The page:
Heather Ruth Lee
Heather R. Lee is an Assistant Professor of History at NYU Shanghai. She studies the transnational flows of people and capital between North America and Asia during the nineteenth and twentieth centuries. She focuses on legal immigration status—the bright line separating citizens from both documented and undocumented migrants—to uncover the experiences of Asians, who faced severe forms of immigration control. Her work contributes to our knowledge of migration patterns and economic integration of migrant workers in host nations.
「 The Chinese Banquet: Chinese Immigrants and the Brokering of Power in Turn of the Century New York 」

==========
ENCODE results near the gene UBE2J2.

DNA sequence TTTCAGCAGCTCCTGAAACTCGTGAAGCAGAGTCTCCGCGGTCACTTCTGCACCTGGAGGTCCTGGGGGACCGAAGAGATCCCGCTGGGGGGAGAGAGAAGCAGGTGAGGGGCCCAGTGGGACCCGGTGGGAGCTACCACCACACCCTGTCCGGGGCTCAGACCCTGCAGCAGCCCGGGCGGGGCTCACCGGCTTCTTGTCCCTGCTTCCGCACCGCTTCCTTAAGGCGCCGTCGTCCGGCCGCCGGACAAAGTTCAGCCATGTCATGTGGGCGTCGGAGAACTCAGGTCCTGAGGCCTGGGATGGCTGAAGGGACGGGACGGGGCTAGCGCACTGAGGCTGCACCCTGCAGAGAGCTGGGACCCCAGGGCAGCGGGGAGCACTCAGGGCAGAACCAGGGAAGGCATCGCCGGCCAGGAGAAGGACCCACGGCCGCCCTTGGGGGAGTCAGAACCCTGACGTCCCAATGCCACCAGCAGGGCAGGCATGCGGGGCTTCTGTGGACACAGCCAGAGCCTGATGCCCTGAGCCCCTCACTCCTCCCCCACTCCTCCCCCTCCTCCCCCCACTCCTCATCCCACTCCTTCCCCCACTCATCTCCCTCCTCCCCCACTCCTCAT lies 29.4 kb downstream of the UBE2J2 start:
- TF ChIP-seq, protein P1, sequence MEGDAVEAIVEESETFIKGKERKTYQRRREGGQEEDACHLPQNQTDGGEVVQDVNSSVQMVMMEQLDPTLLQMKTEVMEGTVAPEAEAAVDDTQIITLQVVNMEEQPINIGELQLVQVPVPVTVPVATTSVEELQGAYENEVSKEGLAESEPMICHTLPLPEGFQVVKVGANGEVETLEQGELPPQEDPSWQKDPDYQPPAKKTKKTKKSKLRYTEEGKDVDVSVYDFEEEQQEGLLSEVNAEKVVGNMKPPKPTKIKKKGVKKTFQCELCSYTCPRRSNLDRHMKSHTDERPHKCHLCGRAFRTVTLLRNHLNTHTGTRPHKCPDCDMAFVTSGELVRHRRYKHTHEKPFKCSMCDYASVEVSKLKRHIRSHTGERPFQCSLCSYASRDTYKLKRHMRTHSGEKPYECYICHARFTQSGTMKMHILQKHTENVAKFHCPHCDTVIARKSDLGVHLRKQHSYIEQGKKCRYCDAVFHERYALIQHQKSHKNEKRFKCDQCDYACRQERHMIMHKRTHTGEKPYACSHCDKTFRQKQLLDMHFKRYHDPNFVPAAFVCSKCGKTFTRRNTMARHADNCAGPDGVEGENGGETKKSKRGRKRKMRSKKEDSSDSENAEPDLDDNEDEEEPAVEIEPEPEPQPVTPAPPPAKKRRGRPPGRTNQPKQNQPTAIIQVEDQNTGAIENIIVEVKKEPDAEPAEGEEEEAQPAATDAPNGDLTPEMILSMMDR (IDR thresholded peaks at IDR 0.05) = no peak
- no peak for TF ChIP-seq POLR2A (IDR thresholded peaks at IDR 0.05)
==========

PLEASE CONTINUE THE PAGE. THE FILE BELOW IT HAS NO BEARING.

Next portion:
This paper explains how Chinese laborers created restaurants at a crossroad in American history. Thousands of unemployed Chinese scrambled for new livelihoods after the Union and Central Pacific railroad tracks joined at Promontory Summit, Utah on May 10, 1869. Thousands traveled eastward and opened laundries. The arrival of rugged manual laborers from Western frontiers transformed New York’s Chinese community, skewing it poor, uneducated, rural, and, most notably, male. Recent setters established protective fraternal associations, which, in the uncharted territory of New York, vied with one another for dominance. Groups competed for membership by widening their benefits, including opening canteens. This paper focuses on the New York based On Leong bent on raising the concerns of Chinese workingmen above monarchists and reformists on China’s American frontier. Its charismatic leader, Thomas Ling Lee, raised the ante quickly, establishing inordinately lavish restaurants to attract allegiance and intimidate opponents. Lee, a savvy politician, brokered relationships with Tammany, the urban political machine running lower Manhattan. This web of relationships allowed Lee to monopolize the economic and political resources of Chinatown. He faced fierce competition, but his organization endured, and the restaurant remains one of his enduring legacies. He molded Chinese dining during his tenure into a homosocial, and at times cross-cultural, activity.